Expand to 20 Countries in 15 Years for About $500,000

Learn how to take your organization global and make it successful when you only have limited resources.

There's a lot of talk these days about going global in our nonprofit world. If you are giving it serious consideration, there are pivotal strategic decisions and tactical challenges to be addressed. But it's important to remember that you can effectively go global with limited resources.

Before you get started, there are two fundamental strategic questions to ask.

What are our goals? A lot of American-based organizations view the global opportunity as one for increased revenue and expanded membership. Although these are positive potential outcomes, they should probably not be the driving goals.

If you think about it, going global provides opportunity to do what we already do domestically: bring people together to share information and exercise leadership globally.

If you think about it, going global provides opportunity to do what we already do domestically: Bring people together to share information and exercise leadership globally for the industries and professions we represent. The first real international meeting of POPAI—The Global Association for Marketing at Retail took place in 1994. We had a staff of about 15 people and a budget of about $3 million dollars at the time.

At that first meeting, which included people from the United States and around the world, we asked, "Why are you at the table?" Our domestic members said, "We want to grow our business internationally." Our international colleagues said, "We want to share information and strengthen our industry." Going global needs to address both if there is to be opportunity for success.

What governance model should be observed? As our global entities gain strength, they require a voice in policy and strategic decisions. Governance needs to be established to account for the good ideas of our colleagues everywhere.

One other general note on governance: Our boards may direct us to go global, but we need to do everything to ensure they understand what we are doing to accomplish this and the potential implications for  the organization when globalization is recognized (e.g., some American authority will need to be sacrificed).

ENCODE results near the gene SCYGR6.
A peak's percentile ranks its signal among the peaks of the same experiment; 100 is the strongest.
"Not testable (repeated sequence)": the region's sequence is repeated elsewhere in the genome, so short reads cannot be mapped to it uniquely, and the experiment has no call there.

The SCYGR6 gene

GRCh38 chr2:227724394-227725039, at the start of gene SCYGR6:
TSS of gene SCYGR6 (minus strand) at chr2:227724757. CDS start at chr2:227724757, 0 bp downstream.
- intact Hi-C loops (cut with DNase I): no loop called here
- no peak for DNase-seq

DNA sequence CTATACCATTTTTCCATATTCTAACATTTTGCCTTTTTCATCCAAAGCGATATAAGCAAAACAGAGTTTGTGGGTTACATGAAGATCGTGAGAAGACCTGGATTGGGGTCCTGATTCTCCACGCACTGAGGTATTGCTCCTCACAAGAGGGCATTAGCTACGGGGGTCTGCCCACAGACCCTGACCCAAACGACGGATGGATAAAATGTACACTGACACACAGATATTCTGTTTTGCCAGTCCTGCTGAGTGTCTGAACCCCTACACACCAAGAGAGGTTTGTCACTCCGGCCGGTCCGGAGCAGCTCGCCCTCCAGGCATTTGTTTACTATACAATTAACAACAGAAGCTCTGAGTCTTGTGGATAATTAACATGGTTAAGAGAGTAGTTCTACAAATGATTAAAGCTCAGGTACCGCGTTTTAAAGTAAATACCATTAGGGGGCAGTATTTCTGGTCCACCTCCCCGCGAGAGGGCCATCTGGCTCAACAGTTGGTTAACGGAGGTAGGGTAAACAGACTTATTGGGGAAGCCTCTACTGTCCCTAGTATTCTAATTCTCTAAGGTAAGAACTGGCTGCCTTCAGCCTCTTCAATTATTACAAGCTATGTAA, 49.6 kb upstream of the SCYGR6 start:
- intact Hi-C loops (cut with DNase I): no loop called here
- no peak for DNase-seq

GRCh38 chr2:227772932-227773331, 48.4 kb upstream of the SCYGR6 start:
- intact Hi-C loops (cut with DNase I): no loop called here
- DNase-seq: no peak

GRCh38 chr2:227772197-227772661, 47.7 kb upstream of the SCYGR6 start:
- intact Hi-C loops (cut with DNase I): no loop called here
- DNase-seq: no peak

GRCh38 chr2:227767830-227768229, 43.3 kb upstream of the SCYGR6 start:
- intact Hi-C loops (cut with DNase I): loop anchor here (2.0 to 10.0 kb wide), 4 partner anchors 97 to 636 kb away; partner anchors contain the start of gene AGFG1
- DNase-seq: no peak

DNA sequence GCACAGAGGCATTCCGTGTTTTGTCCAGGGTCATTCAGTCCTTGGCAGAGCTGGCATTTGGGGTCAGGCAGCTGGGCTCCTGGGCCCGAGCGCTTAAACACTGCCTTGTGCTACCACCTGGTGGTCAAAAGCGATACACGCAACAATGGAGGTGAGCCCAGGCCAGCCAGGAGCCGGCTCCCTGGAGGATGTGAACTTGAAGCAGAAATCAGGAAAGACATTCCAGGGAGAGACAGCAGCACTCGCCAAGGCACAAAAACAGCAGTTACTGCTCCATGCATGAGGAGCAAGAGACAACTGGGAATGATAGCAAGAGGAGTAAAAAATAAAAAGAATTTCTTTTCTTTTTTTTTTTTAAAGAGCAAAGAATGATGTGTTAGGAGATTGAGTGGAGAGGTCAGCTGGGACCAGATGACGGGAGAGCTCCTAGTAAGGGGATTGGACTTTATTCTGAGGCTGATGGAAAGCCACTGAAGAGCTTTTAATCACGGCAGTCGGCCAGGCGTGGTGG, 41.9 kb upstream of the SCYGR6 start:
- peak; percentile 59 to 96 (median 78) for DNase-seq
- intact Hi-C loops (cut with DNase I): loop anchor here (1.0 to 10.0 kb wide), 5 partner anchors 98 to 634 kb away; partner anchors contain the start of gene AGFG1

Although these two strategic questions are pivotal, small-staff organizations are also faced with the reality of how to go global with fewer resources.

At POPAI, our budget for going global seldom exceeded three percent of our annual operating budget and we never had one person totally dedicated to the mission. In hindsight, we should have, but resources did not allow for it.

Yet over 15 years we established chapters in 20 countries. Along the way, we learned a few things:

  • Account for travel time. International trips take more time, and host countries often want to take advantage of every waking moment one is there, leaving room for not much else. Also, they will likely want the CEO to make the trip.
  • Pick a language. In the beginning, we made clear to our POPAI colleagues that meetings and calls would be conducted in English. Perhaps it was a bit assumptive, but it made management more efficient.
  • Protect your trademark. At POPAI we required our local affiliates to register our name and trademarks at their cost, which, in addition to the financial aspect, helped us ensure that we protected our name globally.
  • Provide for autonomy. You want people to manage their own fate, and they want to as well. After initial development, in-country management can often become the source of great ideas to be implemented domestically as well.
  • Combine education with events. We often held an educational conference in conjunction with a tradeshow or other major conference being staged by a larger organization. POPAI's brand was maintained and all parties benefited.

Beyond these lessons, we discovered broader tactics for global success.

The first was requiring global chapters to achieve a threshold of membership commitment before approving the use of our name and to document at least a two-year plan and budget for board approval. The others were to encourage them to hire a staff manager, establish a board of directors with people of industry influence and leverage, and not to take on too much too soon.

In the end, we came to realize that by plan, by luck, and sometimes in spite of ourselves, we had established an effective global presence. It made one of our core values, inclusivity, even more meaningful. Bottom line: Going global can certainly be accomplished on limited resources. It takes time and travel, but the upside is nearly limitless.

Dick Blatt is the principal of Planar World Consulting LLC. He served as CEO of POPAI—The Global Organization for Marketing at Retail for 17 years. Email: [email protected]